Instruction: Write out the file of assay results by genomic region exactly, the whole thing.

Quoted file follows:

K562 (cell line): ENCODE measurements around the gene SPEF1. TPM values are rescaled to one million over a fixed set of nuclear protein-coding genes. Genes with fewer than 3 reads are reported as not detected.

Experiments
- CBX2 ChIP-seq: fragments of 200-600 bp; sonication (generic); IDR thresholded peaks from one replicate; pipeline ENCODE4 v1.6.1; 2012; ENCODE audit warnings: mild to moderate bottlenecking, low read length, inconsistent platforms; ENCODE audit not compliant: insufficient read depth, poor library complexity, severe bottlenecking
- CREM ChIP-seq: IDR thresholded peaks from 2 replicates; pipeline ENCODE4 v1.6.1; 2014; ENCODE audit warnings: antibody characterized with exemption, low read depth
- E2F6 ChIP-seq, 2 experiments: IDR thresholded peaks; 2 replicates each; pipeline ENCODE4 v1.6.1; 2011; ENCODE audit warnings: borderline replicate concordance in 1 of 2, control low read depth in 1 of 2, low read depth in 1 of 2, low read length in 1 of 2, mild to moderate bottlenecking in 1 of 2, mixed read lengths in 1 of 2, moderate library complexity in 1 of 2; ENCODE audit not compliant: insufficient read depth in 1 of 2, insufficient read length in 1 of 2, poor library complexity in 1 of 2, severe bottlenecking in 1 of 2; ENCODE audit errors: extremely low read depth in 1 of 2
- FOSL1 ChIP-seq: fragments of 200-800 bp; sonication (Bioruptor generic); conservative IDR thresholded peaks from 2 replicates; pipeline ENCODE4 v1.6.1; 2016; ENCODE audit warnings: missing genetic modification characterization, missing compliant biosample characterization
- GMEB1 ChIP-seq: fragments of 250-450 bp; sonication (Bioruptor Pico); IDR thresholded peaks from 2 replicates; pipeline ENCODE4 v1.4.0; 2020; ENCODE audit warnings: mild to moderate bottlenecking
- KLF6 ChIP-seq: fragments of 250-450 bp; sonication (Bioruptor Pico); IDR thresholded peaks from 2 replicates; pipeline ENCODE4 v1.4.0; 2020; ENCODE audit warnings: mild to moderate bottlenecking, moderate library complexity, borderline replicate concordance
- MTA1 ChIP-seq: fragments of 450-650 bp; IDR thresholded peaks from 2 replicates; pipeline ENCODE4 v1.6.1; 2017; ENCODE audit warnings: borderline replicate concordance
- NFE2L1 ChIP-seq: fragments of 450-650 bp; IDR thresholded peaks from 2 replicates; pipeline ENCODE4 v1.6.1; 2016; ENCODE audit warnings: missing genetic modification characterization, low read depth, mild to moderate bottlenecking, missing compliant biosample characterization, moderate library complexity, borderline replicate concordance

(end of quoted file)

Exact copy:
K562 (cell line): ENCODE measurements around the gene SPEF1. TPM values are rescaled to one million over a fixed set of nuclear protein-coding genes. Genes with fewer than 3 reads are reported as not detected.

Experiments
- CBX2 ChIP-seq: fragments of 200-600 bp; sonication (generic); IDR thresholded peaks from one replicate; pipeline ENCODE4 v1.6.1; 2012; ENCODE audit warnings: mild to moderate bottlenecking, low read length, inconsistent platforms; ENCODE audit not compliant: insufficient read depth, poor library complexity, severe bottlenecking
- CREM ChIP-seq: IDR thresholded peaks from 2 replicates; pipeline ENCODE4 v1.6.1; 2014; ENCODE audit warnings: antibody characterized with exemption, low read depth
- E2F6 ChIP-seq, 2 experiments: IDR thresholded peaks; 2 replicates each; pipeline ENCODE4 v1.6.1; 2011; ENCODE audit warnings: borderline replicate concordance in 1 of 2, control low read depth in 1 of 2, low read depth in 1 of 2, low read length in 1 of 2, mild to moderate bottlenecking in 1 of 2, mixed read lengths in 1 of 2, moderate library complexity in 1 of 2; ENCODE audit not compliant: insufficient read depth in 1 of 2, insufficient read length in 1 of 2, poor library complexity in 1 of 2, severe bottlenecking in 1 of 2; ENCODE audit errors: extremely low read depth in 1 of 2
- FOSL1 ChIP-seq: fragments of 200-800 bp; sonication (Bioruptor generic); conservative IDR thresholded peaks from 2 replicates; pipeline ENCODE4 v1.6.1; 2016; ENCODE audit warnings: missing genetic modification characterization, missing compliant biosample characterization
- GMEB1 ChIP-seq: fragments of 250-450 bp; sonication (Bioruptor Pico); IDR thresholded peaks from 2 replicates; pipeline ENCODE4 v1.4.0; 2020; ENCODE audit warnings: mild to moderate bottlenecking
- KLF6 ChIP-seq: fragments of 250-450 bp; sonication (Bioruptor Pico); IDR thresholded peaks from 2 replicates; pipeline ENCODE4 v1.4.0; 2020; ENCODE audit warnings: mild to moderate bottlenecking, moderate library complexity, borderline replicate concordance
- MTA1 ChIP-seq: fragments of 450-650 bp; IDR thresholded peaks from 2 replicates; pipeline ENCODE4 v1.6.1; 2017; ENCODE audit warnings: borderline replicate concordance
- NFE2L1 ChIP-seq: fragments of 450-650 bp; IDR thresholded peaks from 2 replicates; pipeline ENCODE4 v1.6.1; 2016; ENCODE audit warnings: missing genetic modification characterization, low read depth, mild to moderate bottlenecking, missing compliant biosample characterization, moderate library complexity, borderline replicate concordance